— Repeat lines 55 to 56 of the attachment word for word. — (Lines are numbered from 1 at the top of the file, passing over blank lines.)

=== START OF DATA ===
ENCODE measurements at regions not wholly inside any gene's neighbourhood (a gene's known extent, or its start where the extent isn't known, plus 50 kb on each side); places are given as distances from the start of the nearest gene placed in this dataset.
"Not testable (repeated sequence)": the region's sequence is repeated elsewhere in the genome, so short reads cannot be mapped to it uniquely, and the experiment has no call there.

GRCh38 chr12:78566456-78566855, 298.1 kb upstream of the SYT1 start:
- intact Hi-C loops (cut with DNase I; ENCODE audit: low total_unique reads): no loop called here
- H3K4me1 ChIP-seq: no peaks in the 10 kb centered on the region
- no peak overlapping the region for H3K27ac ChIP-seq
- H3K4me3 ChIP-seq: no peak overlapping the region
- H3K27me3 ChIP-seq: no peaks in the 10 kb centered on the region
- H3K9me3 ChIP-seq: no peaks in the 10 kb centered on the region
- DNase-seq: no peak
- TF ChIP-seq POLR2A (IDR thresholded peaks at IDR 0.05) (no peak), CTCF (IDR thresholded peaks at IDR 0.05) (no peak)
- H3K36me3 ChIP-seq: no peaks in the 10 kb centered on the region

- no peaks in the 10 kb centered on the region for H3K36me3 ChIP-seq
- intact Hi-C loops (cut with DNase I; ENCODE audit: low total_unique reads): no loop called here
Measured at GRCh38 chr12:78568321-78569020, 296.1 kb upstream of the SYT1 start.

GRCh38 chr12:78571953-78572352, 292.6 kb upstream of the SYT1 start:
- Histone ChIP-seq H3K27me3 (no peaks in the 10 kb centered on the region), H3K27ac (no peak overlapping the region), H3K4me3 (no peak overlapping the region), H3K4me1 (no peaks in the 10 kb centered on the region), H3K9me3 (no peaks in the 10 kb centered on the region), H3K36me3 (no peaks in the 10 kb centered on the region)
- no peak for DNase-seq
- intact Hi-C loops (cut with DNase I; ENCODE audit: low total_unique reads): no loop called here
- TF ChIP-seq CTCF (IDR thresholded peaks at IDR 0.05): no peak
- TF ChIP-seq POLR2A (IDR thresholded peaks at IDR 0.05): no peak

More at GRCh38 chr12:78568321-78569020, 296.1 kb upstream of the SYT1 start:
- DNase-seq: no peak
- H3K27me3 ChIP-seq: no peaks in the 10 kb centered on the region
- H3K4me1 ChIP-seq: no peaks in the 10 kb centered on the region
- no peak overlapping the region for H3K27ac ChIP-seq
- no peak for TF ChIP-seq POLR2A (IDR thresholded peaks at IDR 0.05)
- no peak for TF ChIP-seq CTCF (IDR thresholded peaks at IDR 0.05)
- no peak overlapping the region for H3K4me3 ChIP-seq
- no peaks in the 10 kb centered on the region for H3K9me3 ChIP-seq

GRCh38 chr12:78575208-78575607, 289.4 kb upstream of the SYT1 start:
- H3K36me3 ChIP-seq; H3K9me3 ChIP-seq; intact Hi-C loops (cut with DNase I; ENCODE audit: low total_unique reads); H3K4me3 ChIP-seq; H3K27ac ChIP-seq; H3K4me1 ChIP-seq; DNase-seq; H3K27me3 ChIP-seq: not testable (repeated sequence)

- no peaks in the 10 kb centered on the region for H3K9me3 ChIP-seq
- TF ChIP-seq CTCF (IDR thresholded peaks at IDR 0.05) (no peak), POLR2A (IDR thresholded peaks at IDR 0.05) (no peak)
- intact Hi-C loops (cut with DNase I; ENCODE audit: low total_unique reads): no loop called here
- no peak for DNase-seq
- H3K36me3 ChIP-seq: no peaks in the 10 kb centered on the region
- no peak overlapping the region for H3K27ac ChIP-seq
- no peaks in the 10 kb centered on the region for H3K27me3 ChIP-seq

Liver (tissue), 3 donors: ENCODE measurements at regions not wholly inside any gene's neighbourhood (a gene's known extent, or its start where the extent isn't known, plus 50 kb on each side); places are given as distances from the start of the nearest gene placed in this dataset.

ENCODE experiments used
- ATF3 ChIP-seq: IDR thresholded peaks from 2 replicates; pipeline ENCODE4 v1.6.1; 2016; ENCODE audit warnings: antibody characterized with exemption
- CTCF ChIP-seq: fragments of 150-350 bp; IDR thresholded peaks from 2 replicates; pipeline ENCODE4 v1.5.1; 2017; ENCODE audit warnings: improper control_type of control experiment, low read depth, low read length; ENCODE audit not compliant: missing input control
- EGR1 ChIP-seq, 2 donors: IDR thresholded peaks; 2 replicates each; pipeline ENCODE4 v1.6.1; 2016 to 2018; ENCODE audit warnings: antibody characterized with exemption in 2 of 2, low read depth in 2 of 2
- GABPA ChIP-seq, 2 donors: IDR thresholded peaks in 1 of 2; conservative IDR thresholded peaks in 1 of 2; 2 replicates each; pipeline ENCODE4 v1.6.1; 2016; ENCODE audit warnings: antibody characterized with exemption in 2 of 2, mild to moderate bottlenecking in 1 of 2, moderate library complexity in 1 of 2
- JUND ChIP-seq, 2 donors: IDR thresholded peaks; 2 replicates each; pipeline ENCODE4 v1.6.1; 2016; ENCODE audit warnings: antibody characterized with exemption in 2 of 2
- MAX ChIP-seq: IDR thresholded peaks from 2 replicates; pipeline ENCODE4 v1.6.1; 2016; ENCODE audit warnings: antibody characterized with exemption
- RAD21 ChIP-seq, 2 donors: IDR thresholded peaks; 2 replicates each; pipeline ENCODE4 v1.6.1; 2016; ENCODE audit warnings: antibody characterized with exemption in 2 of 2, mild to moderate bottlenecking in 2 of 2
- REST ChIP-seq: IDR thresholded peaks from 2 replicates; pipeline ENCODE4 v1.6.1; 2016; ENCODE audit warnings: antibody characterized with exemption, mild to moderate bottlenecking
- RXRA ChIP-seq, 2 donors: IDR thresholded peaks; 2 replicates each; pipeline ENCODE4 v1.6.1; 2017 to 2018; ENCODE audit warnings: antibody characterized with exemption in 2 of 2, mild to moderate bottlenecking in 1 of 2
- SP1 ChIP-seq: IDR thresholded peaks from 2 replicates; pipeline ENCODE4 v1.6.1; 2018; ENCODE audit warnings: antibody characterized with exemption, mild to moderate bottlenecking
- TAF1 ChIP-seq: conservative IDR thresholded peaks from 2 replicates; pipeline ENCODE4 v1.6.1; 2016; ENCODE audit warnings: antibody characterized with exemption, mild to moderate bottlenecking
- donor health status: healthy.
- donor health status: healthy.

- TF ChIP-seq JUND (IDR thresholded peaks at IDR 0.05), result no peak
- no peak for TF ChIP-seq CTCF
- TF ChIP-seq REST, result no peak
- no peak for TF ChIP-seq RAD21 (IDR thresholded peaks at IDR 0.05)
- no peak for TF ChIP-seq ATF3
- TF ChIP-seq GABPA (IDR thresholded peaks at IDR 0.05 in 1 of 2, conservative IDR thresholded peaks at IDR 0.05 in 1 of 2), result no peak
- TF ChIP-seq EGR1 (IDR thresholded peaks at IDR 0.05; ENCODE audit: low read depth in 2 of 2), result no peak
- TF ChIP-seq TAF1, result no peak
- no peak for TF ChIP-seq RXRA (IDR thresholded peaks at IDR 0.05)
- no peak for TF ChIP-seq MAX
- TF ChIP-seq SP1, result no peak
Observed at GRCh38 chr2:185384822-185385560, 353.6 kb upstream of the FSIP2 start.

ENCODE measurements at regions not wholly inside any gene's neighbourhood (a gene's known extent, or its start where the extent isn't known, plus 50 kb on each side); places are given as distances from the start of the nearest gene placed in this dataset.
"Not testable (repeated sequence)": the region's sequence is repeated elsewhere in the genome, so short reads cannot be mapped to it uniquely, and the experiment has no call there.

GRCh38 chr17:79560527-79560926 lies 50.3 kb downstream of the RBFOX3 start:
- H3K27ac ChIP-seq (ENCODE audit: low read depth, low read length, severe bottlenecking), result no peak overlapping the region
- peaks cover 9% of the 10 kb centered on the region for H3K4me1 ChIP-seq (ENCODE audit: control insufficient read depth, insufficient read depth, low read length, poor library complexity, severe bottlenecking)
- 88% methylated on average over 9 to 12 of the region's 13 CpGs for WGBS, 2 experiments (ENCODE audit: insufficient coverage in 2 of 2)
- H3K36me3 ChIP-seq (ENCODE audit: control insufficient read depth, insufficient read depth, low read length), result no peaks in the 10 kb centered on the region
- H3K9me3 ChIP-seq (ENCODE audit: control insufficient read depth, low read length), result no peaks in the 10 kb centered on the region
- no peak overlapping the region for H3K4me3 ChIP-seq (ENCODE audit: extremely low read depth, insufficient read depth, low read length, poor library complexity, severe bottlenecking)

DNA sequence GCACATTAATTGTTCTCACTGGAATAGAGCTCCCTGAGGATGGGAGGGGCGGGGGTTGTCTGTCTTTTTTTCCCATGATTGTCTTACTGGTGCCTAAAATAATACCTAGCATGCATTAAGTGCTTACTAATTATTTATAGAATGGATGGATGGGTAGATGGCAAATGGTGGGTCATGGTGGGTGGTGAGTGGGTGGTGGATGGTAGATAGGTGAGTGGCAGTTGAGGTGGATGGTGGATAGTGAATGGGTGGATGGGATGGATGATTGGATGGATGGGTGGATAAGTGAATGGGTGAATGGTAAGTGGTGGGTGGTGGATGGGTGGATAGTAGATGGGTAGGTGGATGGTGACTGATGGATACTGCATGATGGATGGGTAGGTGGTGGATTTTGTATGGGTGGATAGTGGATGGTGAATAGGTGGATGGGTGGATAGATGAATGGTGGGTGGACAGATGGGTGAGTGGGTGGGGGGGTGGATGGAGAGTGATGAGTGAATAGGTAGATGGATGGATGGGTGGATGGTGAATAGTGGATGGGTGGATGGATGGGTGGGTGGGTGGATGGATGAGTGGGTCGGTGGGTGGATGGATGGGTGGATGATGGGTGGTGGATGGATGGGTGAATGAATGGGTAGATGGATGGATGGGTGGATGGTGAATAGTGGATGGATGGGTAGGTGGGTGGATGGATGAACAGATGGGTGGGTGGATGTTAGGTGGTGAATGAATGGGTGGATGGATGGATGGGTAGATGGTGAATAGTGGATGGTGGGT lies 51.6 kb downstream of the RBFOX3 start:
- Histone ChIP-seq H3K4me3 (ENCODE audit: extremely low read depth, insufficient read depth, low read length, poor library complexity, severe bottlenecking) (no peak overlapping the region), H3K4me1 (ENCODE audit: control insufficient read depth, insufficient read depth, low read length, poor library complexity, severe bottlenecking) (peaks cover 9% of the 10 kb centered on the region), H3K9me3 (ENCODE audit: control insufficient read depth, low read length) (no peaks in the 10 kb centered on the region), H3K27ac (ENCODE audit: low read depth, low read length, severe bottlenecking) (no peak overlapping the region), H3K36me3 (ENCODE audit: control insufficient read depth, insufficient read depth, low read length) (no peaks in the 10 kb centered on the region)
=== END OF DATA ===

- TF ChIP-seq JUND (IDR thresholded peaks at IDR 0.05), result no peak
- no peak for TF ChIP-seq CTCF